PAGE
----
Although “Saltburn” and “Rustin” are both inherently queer period pieces with highly committed lead actors at the forefront, their respective stars Barry Keoghan and Colman Domingo give two performances that are working toward a Best Actor Oscar nomination from opposite ends.
If one were to have fallen in love with Keoghan last year based on his role in “The Banshees of Inisherin,” which earned him a Best Supporting Actor nod, they might be thrown off by his arch turn in Emerald Fennell’s sophomore effort depicting an Oxford student fighting to stay in the good graces of his aristocratic classmate. After watching the film, “The Talented Mr. Ripley” may be an apt comparison, but that does not do justice to just how willing Keoghan is to reach new depths in “Saltburn.” He is much more in “The Killing of Sacred Deer” mode here, which coincidentally is the film Fennell has said convinced her to cast the Irish actor.
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While his character Oliver is mostly quiet throughout the portion of the film set at the prestigious university, he comes alive entering the titular countryside estate — both magnetic and difficult to watch at the same time. Much of the comedy within Fennell’s film stems from Keoghan’s interactions with the family, seeing him opposite fresh talent like Alison Oliver and Archie Madekwe, as well as Oscar nominees Richard E. Grant and Carey Mulligan (in a brief, scene-stealing performance), but it is Rosamund Pike who stands out most as a Best Supporting Actress contender. As matriarch Elspeth, she is far from as calculating as her breakout role in “Gone Girl,” but Pike best captures what the film is going for tone-wise.
As a black comedy that will once again be labeled “divisive,” much like Fennell’s debut “Promising Young Woman” was in 2020, “Saltburn” will have a harder battle toward another Best Original Screenplay win or Best Directing and Best Picture nominations for Fennell, since the more damning word some have used to describe it is “derivative.” Still, there is a through-line between both films, with “Saltburn” allowing the filmmaker to really showcase her unique vision. The production design by Suzie Davies, costume design by Sophie Canale, and even the cinematography by Linus Sandgren are simply scrumptious. The film will be in the crafts conversation at the very least.
With “Rustin,” the newest film from “Ma Rainey’s Black Bottom” director George C. Wolfe, Emmy-winning “Euphoria” actor Colman Domingo finally gets his turn in the spotlight after years of memorable supporting roles in everything from “Zola” to “Fear the Walking Dead.” The Netflix film hits familiar beats as well (what biopic doesn’t at this point?) but strikes a different tone than what audiences normally see of a Civil Rights-era film. Bayard Rustin himself is a bit of an anomaly as film subjects go, as queer Black films are rarely made with a Netflix budget, and here is a crowdpleaser about a gay, Black former Communist who stood by Martin Luther King Jr. during his greatest achievement for the movement. But “Rustin” focuses specifically on when he and King were on the outs, until Rustin had too good an idea in the March on Washington to let his exile from King and the NAACP get in his way.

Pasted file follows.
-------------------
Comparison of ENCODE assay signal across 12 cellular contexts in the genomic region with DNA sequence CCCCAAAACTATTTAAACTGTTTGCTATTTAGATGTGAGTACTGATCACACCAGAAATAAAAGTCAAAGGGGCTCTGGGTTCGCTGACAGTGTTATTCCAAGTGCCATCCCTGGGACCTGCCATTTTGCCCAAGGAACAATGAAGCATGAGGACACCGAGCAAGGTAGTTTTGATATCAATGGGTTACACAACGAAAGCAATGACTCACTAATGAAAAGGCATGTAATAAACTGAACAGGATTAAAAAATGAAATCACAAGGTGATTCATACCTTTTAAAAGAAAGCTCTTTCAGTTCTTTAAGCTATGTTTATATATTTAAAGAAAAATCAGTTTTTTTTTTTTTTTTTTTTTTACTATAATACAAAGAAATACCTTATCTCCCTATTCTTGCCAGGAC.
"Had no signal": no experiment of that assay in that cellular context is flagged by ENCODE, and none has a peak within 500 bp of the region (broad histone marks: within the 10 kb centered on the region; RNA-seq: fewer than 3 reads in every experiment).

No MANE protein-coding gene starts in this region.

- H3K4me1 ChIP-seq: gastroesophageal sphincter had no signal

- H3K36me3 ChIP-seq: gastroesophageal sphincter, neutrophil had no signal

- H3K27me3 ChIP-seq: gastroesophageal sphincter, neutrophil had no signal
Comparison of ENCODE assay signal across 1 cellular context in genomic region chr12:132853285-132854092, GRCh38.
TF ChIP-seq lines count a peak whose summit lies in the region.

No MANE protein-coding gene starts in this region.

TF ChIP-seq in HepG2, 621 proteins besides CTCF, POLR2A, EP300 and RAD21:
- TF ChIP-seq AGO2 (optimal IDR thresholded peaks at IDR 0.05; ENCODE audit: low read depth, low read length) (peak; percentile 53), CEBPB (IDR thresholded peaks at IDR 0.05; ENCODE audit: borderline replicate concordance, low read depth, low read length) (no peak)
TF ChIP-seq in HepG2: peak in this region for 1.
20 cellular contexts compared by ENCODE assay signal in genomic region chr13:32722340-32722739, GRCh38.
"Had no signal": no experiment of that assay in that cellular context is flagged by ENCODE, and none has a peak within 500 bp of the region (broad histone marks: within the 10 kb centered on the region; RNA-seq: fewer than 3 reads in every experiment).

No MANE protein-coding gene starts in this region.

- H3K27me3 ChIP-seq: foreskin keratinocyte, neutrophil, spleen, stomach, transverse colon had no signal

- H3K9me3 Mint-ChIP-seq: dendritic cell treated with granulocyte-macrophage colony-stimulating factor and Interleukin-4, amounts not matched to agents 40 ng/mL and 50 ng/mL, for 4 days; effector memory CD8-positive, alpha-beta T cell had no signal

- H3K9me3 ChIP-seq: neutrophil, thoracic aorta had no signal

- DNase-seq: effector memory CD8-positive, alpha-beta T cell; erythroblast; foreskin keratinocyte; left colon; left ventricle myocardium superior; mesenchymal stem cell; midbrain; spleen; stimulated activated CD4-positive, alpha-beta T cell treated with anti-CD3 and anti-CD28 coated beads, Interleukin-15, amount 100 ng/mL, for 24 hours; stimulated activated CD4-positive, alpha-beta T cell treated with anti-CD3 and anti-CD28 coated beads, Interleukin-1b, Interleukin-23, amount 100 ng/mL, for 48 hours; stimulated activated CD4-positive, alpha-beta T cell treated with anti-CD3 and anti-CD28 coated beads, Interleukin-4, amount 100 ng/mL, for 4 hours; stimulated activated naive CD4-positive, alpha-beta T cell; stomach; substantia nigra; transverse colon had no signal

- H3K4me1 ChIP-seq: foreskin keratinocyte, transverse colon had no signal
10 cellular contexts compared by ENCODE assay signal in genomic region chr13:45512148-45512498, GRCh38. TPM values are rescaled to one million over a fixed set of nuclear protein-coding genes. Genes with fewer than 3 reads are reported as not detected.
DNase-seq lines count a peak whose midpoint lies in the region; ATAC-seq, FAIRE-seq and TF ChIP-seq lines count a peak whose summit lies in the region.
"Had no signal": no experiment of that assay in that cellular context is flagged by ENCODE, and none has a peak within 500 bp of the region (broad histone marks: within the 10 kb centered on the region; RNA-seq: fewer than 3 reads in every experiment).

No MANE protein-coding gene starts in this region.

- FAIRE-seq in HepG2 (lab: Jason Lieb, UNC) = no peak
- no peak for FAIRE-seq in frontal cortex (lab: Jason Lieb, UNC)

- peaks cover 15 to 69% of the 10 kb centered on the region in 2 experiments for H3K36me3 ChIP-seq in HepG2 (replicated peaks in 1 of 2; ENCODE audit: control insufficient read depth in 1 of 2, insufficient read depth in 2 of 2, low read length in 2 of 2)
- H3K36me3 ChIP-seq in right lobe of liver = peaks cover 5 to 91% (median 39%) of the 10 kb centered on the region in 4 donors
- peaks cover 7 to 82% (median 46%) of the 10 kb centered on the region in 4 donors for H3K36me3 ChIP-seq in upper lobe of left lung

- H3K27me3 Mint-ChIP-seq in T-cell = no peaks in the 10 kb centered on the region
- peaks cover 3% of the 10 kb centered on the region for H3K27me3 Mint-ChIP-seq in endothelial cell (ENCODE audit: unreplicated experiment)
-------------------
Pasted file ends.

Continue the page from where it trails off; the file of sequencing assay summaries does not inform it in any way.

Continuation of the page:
That makes for a process film about Rustin’s determination, moving through various settings like a shark to make the biggest peaceful protest that the United States has seen come together in eight weeks. The framing allows for quite the expansive cast, from Chris Rock, Jeffrey Wright, and CCH Pounder, to several actors Broadway vet Wolfe has directed before like Glynne Turman, Adrienne Warren, and Audra MacDonald, and dozens of fresh faces working in Rustin’s march headquarters. To see the March on Washington finally happen is as moving as expected but also deeply satisfying.
Domingo is the right twist on the kind of role that traditionally gets nominated for Best Actor, so the chances of him becoming a first-time Oscar nominee look good. Though Aml Ameen is the closest the film has to a Best Supporting Actor contender, his Martin Luther King Jr. is very measured, allowing other people to talk for him until he quietly comes in with the right thing to say.
Almost the opposite problem of “Saltburn,” “Rustin” being so traditional in execution does pull it away from being a strong craft awards contender. Its Best Picture chances depend on how hard Netflix wants to push it, as other awards plays from the studio like “Nyad” and “Maestro” are in a similar vein. Oscar winner Dustin Lance Black writing the film with Julian Breece certainly does not hurt its Best Original Screenplay chances. “King Richard” and “The Trial of the Chicago 7” are recent nominees that serve as good comparisons in that respect.
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